Am I eligible for U visa status? What crimes could qualify me?
Victims of certain crimes may qualify for U visa status. These are the basic eligibility requirements - you must meet all of them:
- You have suffered “substantial physical or mental abuse” as a result of being the victim of one (or more) of the following criminal activities (or similar activities) that violate federal, state, or local criminal law:
- rape; torture; trafficking; incest; domestic violence; sexual assault; abusive sexual contact; prostitution; sexual exploitation; stalking; female genital mutilation; being held hostage; peonage; involuntary servitude; slave trade; kidnapping; abduction; unlawful criminal restraint; false imprisonment; blackmail; extortion; manslaughter; murder; felonious assault; witness tampering; obstruction of justice; perjury; or attempt, conspiracy, or solicitation to commit any of the above-mentioned crimes;
- You have information about the criminal activity (or if you are under 16 years old, that your parent, guardian, or “next friend” has information about the criminal activity);
- You can provide a certification from a law enforcement authority that states that you have been helpful, are being helpful, or are likely to be helpful to the authorities investigating or prosecuting the criminal activity (or if you are under 16 years old, that your parent, guardian, or “next friend” has been helpful, is being helpful, or is likely to be helpful);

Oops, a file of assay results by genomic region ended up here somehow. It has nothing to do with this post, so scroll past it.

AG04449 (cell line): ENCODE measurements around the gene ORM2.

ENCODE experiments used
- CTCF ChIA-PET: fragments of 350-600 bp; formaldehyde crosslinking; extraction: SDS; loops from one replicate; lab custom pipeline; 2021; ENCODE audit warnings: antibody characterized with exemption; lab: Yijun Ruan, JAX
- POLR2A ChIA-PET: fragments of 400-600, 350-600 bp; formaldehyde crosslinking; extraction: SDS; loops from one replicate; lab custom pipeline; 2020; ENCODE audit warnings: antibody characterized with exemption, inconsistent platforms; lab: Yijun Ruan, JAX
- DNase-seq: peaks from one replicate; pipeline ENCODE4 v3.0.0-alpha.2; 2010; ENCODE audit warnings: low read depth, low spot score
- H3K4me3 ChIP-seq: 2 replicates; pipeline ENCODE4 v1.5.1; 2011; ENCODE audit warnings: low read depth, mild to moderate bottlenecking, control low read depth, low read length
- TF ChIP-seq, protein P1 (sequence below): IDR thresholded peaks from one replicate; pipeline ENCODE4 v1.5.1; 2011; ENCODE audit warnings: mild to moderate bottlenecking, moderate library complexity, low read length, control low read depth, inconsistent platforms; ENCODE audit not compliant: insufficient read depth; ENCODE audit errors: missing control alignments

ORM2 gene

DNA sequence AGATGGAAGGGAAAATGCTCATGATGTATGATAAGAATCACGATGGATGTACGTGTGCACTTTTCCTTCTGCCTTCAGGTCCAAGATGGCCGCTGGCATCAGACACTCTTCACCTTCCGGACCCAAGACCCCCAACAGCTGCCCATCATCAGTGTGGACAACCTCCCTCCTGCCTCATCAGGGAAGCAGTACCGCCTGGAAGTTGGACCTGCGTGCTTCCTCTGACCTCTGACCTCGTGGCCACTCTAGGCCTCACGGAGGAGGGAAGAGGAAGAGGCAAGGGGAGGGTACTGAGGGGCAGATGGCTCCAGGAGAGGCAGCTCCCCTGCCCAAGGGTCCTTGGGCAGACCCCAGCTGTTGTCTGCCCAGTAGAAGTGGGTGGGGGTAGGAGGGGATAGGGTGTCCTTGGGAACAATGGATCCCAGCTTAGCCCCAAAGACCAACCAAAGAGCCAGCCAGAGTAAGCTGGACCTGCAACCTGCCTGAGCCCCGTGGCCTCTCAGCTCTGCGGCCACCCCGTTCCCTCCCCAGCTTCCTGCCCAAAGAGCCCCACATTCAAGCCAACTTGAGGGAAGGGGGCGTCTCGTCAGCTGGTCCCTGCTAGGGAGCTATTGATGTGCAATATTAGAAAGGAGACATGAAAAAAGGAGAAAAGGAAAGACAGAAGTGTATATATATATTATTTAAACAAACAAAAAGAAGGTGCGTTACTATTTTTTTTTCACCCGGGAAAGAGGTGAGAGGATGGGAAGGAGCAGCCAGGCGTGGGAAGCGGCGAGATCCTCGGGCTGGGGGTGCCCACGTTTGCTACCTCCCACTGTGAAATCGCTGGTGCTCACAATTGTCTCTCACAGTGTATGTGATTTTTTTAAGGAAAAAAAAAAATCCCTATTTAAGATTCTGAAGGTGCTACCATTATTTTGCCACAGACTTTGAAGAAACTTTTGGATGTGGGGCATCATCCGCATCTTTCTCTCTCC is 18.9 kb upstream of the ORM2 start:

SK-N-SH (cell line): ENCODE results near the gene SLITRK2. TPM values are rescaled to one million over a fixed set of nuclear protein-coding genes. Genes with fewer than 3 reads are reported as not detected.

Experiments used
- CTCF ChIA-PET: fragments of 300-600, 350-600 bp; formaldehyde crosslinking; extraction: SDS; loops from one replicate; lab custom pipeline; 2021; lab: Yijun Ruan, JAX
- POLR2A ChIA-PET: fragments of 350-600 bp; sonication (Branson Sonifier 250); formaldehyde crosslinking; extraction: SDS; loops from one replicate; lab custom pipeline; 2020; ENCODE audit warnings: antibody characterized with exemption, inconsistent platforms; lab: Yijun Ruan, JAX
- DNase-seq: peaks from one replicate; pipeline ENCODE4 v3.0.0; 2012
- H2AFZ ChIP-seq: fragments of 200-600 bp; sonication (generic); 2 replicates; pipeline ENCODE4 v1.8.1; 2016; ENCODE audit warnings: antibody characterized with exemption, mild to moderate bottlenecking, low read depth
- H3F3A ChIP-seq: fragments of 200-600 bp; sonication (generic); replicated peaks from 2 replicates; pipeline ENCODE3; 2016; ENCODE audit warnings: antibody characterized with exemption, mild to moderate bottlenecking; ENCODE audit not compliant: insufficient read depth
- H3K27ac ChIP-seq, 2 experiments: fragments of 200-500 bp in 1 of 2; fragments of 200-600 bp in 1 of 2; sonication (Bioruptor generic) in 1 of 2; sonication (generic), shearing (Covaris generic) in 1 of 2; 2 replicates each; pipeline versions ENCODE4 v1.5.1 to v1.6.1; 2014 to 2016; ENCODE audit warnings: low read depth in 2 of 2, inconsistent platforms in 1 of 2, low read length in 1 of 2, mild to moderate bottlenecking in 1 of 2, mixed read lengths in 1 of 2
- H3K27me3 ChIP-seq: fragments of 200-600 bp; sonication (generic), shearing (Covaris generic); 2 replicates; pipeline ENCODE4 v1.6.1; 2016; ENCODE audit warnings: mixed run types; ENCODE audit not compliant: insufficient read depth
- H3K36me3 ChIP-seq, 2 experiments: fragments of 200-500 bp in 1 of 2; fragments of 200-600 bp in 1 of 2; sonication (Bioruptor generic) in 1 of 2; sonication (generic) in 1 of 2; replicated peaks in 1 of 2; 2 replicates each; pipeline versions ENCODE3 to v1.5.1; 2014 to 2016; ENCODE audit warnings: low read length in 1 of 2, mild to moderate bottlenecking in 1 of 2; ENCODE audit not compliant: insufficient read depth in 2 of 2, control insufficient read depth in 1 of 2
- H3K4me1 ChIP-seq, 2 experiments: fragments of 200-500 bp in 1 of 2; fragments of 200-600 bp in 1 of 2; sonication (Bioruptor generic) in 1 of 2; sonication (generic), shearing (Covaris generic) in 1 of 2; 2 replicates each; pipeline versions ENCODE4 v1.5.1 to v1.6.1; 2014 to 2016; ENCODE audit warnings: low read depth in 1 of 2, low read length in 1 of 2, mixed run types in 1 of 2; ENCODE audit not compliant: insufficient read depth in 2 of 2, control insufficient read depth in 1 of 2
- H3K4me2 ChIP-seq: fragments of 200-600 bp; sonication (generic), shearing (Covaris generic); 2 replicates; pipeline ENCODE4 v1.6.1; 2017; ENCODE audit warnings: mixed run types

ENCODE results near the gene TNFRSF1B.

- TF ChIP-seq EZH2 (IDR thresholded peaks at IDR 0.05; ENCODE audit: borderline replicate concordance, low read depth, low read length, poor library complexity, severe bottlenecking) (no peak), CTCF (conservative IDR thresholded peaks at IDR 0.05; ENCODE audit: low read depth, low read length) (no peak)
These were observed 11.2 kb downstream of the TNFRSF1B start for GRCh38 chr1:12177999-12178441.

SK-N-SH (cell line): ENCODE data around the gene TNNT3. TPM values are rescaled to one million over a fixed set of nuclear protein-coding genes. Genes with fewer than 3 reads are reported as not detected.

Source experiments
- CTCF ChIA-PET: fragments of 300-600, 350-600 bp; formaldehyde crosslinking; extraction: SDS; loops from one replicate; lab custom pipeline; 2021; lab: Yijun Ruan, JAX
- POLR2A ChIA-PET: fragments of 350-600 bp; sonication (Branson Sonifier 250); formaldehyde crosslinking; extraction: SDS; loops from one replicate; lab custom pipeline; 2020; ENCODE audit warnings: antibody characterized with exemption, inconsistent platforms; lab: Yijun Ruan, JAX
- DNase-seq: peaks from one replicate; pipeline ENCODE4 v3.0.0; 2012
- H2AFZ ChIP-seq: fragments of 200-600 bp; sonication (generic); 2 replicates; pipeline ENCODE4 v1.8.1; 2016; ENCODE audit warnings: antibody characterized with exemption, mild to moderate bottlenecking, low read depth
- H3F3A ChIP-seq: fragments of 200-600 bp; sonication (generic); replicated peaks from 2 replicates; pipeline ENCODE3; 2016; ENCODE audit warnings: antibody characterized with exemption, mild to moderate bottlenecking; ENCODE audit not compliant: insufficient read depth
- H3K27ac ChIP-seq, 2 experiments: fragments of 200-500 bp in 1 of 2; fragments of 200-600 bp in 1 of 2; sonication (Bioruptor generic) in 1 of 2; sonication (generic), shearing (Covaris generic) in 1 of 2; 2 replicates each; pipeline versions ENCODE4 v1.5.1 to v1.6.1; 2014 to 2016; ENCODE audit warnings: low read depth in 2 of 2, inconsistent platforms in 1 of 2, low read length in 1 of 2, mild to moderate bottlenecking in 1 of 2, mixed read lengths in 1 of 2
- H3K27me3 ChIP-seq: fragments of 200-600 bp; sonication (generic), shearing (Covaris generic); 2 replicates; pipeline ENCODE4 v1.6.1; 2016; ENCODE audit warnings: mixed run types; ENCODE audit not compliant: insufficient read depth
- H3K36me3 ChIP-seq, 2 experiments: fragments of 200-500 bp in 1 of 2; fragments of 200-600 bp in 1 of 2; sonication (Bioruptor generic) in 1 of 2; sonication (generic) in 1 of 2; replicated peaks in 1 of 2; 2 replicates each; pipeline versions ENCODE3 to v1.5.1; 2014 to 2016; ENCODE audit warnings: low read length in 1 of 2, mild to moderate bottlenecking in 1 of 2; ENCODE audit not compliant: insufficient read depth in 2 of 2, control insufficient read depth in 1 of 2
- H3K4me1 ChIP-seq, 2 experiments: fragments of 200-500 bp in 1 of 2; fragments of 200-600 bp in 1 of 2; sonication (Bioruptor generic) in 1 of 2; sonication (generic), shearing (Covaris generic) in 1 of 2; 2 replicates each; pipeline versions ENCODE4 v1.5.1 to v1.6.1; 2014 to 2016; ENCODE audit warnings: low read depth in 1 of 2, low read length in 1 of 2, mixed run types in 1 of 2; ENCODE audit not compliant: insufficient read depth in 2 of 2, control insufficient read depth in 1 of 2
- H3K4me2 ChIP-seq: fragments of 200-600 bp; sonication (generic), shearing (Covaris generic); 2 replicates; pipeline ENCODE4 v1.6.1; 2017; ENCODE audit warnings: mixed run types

- The criminal activity:
- violated U.S. law; or
- occurred in the U.S. (including Indian country and military installations) or the territories and possessions of the U.S.;1 or
- violated a U.S. federal law outside of the U.S. but the law allows for the criminal to be prosecuted in U.S. federal court;2 and
- You are not in violation of the immigration law’s inadmissibility grounds or, if you are, that a waiver can be (and is) filed to ask that those violations be excused.3
Note: Another possible immigration remedy for a child who was abused, abandoned, or neglected by a parent is Special Immigrant Juvenile Status (SIJS). It is important to know that you can still be considered to be “abandoned” by one parent even if you are living with, and being supported by, your other parent. If SIJ classification is granted, you may qualify for lawful permanent residency. You can read more about the requirements on the USCIS.gov website. Please talk to a lawyer who specializes in SIJS for specific advice.
Note: On our Videos page, you can see our series of vlogs (videos) in Spanish, with English subtitles, where we discuss what is a U visa, what are the requirements to get a U visa, what crimes qualify someone to get a U visa, among other related topics.
1 INA § 101(a)(15)(U)
2 8 CFR § 214.14(b)(4)
3 INA § 212(d)(14)